INDIANAPOLIS — An Indianapolis man is behind bars accused of a robbery which took place just three weeks after a warrant was issued for his arrest following a previous armed robbery.
The suspect, 22-year-old Laymond Radford, is being held without bond at the Marion County Jail.
Some feel the case illustrates a flawed court system that forces police to arrest the same person over and over again.
Prosecutors charged Radford with armed robbery in 2020 after he allegedly rushed into a T-Mobile store and ambushed a frightened employee at gunpoint before stealing phones from a back room safe.
In July of this year, Radford accepted a plea deal for that robbery and was sentenced to supervised release, but he never reported to community corrections.
Instead, this week while on the streets with an active warrant, police claim Radford robbed an AT&T store on South Emerson.
“It shows that the revolving door continues to turn,” said Indianapolis Fraternal Order of Police President Rick Snyder. “The great frustration is with the broken system.”
While the two employees inside the AT&T store weren’t hurt, Snyder said the crime was 100% preventable.
“Had that violent offender, convicted of an armed robbery, been in jail, how would this latest robbery occurred? It would not have. That’s the point,” said Snyder.
Police claim Radford is also suspected of another robbery in Fishers, but he has not been charged in that case.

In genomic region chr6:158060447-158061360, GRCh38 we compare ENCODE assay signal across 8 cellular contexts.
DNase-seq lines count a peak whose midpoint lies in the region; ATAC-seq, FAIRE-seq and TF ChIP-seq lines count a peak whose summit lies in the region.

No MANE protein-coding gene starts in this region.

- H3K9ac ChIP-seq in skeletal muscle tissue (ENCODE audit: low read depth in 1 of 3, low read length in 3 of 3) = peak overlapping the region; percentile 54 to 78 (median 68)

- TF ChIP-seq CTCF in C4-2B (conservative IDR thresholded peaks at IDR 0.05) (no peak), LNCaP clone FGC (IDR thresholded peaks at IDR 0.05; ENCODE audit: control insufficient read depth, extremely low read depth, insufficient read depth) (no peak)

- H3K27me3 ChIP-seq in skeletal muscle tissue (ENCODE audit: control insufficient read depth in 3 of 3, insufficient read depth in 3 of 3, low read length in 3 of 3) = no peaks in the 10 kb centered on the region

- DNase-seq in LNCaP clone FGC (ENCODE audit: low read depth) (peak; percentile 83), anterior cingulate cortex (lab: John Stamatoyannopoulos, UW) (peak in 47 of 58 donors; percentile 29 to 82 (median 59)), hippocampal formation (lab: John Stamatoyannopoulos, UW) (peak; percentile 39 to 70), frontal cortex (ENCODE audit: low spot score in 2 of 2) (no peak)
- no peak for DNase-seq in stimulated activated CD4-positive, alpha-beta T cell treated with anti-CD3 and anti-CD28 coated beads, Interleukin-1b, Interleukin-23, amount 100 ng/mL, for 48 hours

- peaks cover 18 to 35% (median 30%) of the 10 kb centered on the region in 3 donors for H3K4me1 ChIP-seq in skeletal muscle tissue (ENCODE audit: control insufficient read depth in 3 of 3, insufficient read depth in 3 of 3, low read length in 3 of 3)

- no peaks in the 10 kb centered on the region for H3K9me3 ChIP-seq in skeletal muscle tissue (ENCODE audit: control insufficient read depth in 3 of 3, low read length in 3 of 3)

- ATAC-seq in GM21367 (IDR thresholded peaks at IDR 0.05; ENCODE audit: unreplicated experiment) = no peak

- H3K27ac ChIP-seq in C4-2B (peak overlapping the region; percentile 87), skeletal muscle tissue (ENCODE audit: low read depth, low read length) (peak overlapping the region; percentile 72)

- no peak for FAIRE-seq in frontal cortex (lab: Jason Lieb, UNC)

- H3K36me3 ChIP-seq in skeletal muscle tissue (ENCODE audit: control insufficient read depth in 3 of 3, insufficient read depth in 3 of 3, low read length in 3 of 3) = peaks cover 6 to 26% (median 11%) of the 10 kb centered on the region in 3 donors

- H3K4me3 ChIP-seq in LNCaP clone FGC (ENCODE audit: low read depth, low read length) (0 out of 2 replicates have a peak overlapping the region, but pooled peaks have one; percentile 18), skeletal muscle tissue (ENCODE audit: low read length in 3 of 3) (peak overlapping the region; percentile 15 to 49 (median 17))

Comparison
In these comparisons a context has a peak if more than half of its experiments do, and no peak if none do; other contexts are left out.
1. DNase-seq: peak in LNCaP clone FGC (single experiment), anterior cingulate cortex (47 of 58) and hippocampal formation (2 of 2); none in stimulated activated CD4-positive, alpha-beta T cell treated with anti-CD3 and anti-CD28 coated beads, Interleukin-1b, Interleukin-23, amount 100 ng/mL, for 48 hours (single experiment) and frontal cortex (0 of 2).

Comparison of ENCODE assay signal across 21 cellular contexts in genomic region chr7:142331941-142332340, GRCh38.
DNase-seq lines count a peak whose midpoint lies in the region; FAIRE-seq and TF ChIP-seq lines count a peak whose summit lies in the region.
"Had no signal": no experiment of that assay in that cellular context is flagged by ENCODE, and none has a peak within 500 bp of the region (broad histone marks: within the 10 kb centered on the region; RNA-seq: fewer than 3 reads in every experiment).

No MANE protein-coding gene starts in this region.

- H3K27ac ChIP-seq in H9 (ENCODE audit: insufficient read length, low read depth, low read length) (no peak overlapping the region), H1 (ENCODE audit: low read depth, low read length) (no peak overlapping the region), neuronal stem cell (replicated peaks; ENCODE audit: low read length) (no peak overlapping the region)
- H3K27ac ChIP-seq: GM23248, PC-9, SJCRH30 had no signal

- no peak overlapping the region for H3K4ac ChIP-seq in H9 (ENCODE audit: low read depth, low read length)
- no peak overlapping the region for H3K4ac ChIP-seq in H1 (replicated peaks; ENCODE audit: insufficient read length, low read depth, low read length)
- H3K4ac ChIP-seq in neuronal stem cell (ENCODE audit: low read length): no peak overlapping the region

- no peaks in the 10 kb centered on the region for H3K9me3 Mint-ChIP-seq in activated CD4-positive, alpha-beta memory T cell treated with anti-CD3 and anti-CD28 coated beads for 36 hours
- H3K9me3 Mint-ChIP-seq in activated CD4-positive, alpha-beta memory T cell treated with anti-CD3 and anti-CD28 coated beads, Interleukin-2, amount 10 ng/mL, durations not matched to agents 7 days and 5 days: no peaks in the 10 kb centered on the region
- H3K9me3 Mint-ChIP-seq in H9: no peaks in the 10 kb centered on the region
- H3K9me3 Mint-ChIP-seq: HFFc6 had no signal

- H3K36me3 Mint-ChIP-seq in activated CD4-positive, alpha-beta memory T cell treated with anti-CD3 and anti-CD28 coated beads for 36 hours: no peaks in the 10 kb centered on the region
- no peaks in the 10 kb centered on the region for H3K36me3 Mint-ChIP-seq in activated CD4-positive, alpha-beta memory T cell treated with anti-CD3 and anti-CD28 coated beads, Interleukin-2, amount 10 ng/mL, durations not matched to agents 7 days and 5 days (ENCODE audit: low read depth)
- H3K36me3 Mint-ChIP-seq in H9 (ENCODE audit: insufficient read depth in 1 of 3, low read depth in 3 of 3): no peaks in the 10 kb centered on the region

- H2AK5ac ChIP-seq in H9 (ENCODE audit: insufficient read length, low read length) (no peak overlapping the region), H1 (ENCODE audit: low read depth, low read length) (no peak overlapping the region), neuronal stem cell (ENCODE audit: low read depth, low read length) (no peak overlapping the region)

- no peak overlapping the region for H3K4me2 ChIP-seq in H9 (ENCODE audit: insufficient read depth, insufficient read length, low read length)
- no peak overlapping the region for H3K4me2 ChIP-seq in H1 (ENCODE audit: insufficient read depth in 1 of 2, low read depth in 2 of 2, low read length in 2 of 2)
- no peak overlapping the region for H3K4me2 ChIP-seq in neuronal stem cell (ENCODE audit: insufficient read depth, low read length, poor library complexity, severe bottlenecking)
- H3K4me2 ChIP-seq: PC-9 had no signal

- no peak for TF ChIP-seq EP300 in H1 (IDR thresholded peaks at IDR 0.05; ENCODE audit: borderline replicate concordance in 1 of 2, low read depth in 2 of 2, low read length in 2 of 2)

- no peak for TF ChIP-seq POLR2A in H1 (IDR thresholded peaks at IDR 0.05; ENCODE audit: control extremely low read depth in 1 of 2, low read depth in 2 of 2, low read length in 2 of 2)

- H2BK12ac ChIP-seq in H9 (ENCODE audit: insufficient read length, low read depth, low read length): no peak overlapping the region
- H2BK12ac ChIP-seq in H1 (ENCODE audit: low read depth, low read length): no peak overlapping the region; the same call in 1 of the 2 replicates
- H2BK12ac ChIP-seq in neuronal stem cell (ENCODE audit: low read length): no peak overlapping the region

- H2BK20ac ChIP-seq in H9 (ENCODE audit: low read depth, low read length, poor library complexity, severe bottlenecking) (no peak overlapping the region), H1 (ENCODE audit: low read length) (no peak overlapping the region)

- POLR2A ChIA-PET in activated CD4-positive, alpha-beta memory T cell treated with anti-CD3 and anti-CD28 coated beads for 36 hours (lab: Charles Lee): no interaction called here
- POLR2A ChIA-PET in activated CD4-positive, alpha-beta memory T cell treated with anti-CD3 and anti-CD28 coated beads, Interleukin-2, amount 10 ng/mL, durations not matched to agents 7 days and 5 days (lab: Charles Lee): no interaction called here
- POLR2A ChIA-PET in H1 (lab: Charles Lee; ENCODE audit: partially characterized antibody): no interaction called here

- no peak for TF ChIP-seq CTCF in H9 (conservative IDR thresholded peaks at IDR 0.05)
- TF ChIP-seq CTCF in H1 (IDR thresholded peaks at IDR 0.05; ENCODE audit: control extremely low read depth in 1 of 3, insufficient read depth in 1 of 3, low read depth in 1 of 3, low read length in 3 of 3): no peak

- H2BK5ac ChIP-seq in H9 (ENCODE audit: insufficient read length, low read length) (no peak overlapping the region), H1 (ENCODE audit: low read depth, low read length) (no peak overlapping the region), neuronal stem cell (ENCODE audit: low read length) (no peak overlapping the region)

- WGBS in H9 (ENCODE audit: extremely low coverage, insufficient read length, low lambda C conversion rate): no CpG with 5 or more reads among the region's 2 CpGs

“This is an example of the spill-over effect. When the broken system fails in Marion court county, evil always follows the path of least resistance, and it continues to spread out,” said Snyder.
Radford was arrested this week after IMPD’s covert robbery detectives tracked his getaway car down to Meijer on East Washington.
“You know, this is another example of the great work our covert detectives are doing,” said IMPD officer Genae Cook.
For their part, IMPD points out their covert units partnering with the FBI Violent Crimes Task Force have helped drive down the overall number of robberies this year by 14% compared to last year.
“Different entities are working together, and it shows in the numbers. It has effectively decreased the number of robberies in Indianapolis,” said Cook.
“Your police officers are doing a great job. It’s the rest of the system that is failing,” said Snyder.
Radford is set to be in court for an initial hearing next week.
A second suspect was arrested along with Radford and is facing drug-related charges after marijuana was found inside the suspect’s car.